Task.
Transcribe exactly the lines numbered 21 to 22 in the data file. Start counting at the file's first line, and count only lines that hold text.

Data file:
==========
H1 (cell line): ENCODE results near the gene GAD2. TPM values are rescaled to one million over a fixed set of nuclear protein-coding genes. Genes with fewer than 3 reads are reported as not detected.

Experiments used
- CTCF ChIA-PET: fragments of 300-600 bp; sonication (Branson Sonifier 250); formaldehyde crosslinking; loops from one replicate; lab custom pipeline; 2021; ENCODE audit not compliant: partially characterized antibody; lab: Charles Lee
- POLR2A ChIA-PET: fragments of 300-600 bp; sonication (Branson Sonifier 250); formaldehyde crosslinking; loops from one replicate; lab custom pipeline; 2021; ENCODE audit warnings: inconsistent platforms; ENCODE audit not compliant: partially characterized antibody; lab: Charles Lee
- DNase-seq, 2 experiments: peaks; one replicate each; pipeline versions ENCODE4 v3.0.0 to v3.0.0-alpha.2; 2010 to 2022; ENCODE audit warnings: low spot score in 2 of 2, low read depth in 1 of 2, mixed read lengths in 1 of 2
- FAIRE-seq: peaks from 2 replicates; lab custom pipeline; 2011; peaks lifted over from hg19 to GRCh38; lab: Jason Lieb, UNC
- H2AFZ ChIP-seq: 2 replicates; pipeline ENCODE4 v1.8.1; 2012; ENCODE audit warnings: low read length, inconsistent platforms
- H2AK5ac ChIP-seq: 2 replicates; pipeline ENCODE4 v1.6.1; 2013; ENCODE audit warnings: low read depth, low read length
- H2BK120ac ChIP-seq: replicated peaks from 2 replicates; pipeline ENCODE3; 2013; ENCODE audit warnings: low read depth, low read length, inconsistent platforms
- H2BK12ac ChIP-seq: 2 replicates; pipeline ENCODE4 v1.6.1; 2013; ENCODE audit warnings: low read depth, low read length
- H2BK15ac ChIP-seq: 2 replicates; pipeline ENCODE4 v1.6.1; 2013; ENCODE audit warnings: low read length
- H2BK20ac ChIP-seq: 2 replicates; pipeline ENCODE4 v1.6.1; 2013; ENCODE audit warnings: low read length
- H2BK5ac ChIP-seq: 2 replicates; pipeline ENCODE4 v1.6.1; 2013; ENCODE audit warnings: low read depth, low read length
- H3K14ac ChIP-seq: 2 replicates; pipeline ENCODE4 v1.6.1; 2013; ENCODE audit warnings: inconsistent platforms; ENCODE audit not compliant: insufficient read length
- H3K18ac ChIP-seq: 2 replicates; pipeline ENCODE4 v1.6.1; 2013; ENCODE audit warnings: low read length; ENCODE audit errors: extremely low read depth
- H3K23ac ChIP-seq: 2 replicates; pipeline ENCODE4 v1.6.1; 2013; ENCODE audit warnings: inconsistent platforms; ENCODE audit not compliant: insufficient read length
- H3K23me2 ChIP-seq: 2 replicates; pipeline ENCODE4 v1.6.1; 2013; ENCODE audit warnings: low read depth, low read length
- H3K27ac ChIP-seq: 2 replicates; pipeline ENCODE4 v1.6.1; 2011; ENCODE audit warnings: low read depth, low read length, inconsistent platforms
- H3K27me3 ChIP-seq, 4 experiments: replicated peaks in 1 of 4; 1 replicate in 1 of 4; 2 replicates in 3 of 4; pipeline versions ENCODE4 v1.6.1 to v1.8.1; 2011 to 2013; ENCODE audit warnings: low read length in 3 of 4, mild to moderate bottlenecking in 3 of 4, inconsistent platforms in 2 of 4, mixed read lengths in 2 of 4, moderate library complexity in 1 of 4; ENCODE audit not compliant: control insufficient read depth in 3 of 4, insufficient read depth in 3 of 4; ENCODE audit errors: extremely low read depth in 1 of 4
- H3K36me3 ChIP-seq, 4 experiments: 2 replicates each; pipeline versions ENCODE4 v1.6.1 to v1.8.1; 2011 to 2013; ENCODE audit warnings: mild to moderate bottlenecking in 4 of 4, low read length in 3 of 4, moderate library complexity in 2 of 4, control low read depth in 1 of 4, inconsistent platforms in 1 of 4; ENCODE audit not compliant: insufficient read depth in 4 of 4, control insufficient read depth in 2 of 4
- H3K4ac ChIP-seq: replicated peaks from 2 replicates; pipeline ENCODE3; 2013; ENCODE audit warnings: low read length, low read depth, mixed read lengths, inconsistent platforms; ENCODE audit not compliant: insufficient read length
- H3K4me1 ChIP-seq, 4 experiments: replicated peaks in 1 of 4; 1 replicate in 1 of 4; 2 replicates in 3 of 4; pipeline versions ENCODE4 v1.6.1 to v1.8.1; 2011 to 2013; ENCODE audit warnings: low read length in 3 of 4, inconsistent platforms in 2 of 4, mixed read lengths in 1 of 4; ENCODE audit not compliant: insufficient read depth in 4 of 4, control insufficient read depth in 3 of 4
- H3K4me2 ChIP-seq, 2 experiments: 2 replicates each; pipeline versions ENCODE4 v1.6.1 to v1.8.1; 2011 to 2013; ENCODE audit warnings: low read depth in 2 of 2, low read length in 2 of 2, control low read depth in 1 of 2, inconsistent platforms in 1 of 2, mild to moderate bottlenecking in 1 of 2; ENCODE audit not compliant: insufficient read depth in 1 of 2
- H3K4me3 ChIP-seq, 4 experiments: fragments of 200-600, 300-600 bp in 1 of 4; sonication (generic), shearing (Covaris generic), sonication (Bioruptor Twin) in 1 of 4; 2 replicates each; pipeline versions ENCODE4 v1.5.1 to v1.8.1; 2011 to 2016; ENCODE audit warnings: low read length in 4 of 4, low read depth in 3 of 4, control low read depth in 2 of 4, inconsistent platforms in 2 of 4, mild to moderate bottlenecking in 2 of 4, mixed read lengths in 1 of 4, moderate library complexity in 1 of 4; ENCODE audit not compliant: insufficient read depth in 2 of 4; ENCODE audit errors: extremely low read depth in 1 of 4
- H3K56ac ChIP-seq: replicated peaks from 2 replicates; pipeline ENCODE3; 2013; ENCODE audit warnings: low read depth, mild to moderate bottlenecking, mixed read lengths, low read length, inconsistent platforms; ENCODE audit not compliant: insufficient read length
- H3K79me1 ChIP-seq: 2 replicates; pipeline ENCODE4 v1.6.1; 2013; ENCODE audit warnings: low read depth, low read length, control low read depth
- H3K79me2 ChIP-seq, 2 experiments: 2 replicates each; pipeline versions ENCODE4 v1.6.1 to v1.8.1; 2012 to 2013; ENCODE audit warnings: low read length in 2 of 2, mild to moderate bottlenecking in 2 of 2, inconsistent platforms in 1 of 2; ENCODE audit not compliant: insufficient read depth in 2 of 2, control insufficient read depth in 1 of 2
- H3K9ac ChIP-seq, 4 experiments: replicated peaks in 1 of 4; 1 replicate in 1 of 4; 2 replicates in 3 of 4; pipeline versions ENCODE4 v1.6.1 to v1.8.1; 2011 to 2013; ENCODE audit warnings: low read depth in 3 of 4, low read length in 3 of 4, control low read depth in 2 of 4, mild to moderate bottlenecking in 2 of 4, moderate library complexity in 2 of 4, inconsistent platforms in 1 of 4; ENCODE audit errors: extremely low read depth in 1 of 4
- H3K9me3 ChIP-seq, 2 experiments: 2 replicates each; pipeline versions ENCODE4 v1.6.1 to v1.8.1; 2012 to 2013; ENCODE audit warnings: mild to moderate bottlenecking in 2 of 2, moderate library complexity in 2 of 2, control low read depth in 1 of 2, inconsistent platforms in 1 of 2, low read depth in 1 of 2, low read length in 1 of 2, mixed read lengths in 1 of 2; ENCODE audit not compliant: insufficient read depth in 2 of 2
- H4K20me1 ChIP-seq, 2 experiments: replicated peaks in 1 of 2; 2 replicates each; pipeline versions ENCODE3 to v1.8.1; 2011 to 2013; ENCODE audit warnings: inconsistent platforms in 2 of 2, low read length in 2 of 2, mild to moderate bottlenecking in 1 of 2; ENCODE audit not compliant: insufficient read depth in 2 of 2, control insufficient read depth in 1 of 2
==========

- H3K4ac ChIP-seq: replicated peaks from 2 replicates; pipeline ENCODE3; 2013; ENCODE audit warnings: low read length, low read depth, mixed read lengths, inconsistent platforms; ENCODE audit not compliant: insufficient read length
- H3K4me1 ChIP-seq, 4 experiments: replicated peaks in 1 of 4; 1 replicate in 1 of 4; 2 replicates in 3 of 4; pipeline versions ENCODE4 v1.6.1 to v1.8.1; 2011 to 2013; ENCODE audit warnings: low read length in 3 of 4, inconsistent platforms in 2 of 4, mixed read lengths in 1 of 4; ENCODE audit not compliant: insufficient read depth in 4 of 4, control insufficient read depth in 3 of 4